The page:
Policy Study

Massachusetts Ranks 47th in the Nation in Highway Performance and Cost-Effectiveness

Massachusetts’ best rankings are in overall fatality rate, rural fatality rate, and urban fatality rate.

Massachusetts’ highway system ranks 47th in the nation in overall cost-effectiveness and condition, according to the Annual Highway Report by Reason Foundation. This is a one-spot decline from the previous report, where Massachusetts ranked 46th overall.

In safety and performance categories, Massachusetts ranks 1st in overall fatality rate, 36th in structurally deficient bridges, 48th in traffic congestion, 26th in urban Interstate pavement condition, and 30th in rural Interstate pavement condition.

On spending, Massachusetts ranks 49th in total spending per mile and 48th in capital and bridge costs per mile.

“To improve in the rankings, Massachusetts needs to decrease spending, improve arterial pavement condition, and reduce traffic congestion. The state is in the bottom 15 for all four disbursements metrics and the bottom five for urban arterial pavement condition and traffic congestion. Compared to neighboring states, the report finds Massachusetts’ overall highway performance is worse than Rhode Island (ranks 46th), Connecticut (ranks 35th), and Vermont (ranks 30th),” said Baruch Feigenbaum, lead author of the Annual Highway Report and senior managing director of transportation policy at Reason Foundation. “Massachusetts is doing better than some comparable states like New Jersey (ranks 50th), while worse than others like Maryland (ranks 41st).”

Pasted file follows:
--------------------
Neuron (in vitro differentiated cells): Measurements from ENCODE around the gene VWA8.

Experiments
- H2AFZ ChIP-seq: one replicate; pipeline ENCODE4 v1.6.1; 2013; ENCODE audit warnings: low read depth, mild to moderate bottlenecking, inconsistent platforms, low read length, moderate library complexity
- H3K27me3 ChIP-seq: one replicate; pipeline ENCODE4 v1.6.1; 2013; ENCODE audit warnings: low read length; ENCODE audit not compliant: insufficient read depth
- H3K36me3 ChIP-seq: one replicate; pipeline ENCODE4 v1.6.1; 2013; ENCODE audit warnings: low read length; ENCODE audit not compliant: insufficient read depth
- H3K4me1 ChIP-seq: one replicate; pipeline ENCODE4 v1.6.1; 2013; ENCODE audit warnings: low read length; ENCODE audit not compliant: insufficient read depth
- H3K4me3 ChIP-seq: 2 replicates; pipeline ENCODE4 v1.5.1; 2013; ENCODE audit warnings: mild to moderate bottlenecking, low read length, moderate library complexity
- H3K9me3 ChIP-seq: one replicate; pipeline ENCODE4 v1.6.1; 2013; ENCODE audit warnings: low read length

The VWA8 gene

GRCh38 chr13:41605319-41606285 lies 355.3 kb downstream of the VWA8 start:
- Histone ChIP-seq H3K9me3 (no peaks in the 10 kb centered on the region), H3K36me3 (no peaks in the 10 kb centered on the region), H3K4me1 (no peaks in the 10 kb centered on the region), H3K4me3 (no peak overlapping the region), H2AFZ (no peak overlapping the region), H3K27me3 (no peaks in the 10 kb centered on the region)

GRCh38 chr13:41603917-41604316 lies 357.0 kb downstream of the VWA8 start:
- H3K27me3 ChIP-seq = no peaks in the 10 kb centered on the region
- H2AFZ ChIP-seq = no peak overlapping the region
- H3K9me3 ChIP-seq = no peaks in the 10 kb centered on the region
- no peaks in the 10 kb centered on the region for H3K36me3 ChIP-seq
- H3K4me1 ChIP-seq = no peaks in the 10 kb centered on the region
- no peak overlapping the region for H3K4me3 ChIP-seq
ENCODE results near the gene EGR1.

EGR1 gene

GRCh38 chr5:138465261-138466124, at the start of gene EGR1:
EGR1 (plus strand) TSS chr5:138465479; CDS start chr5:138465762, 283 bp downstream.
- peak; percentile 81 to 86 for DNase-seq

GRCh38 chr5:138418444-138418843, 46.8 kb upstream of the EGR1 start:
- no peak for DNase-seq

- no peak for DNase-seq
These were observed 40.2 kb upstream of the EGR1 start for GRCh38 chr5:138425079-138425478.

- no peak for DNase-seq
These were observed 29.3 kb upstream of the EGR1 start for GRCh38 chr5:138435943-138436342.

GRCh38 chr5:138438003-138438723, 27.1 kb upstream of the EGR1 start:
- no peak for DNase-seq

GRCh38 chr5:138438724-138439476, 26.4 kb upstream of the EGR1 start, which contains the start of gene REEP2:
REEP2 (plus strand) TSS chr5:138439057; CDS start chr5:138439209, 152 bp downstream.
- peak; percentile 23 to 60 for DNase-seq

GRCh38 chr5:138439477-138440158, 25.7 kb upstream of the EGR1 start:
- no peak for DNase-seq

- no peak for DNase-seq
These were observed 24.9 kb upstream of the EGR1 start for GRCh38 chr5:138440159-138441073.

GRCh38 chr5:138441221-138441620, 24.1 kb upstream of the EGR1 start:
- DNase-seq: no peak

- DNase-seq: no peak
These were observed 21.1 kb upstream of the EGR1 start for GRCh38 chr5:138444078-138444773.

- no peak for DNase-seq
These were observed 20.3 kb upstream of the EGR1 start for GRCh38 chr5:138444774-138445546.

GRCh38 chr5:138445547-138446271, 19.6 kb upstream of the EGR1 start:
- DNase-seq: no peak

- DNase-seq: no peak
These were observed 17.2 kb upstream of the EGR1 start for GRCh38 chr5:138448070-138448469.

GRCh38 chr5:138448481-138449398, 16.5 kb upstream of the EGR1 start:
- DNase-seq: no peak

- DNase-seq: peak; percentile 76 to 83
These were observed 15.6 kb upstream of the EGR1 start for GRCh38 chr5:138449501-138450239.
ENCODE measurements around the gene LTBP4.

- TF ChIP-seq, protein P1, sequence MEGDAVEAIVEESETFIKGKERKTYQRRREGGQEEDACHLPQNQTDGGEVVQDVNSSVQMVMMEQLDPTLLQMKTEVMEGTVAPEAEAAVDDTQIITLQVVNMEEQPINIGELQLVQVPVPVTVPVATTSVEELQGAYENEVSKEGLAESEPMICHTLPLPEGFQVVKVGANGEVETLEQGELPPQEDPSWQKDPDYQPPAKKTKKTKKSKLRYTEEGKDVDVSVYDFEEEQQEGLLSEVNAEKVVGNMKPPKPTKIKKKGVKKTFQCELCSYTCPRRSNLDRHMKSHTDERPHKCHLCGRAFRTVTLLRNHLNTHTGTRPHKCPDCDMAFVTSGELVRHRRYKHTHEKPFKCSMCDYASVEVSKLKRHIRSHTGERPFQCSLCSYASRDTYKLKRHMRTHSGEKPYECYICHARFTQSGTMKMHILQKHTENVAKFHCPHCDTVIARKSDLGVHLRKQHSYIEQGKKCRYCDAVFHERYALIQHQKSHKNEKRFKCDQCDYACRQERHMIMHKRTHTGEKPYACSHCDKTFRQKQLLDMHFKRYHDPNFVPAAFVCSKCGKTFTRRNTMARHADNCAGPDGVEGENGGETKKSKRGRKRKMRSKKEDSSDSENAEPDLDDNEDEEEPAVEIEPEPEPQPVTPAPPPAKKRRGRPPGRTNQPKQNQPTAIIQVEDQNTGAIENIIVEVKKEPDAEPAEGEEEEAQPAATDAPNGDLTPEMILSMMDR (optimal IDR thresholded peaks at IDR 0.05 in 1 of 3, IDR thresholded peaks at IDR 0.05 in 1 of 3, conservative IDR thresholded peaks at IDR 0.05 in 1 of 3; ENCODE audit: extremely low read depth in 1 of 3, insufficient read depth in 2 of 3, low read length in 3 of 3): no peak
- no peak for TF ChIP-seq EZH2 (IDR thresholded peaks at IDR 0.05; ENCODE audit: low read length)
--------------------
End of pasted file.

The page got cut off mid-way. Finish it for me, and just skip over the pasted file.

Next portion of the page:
Massachusetts’ best rankings are in its overall fatality rate (1st) and rural fatality rate (2nd).

Massachusetts’ worst rankings are in its total disbursements per mile (49th) and administrative disbursements per mile (49th).

Massachusetts’ state-controlled highway mileage makes it the 46th largest highway system in the country.

Reason Foundation’s Annual Highway Report measures the condition and cost-effectiveness of state-controlled highways in 13 categories, including pavement condition, traffic congestion, structurally deficient bridges, traffic fatalities, and spending (capital, maintenance, administrative, overall) per mile.

The Annual Highway Report is based on spending and performance data submitted by state highway agencies to the federal government for 2018 as well as urban congestion data from INRIX and bridge condition data from the Better Roads inventory for 2019.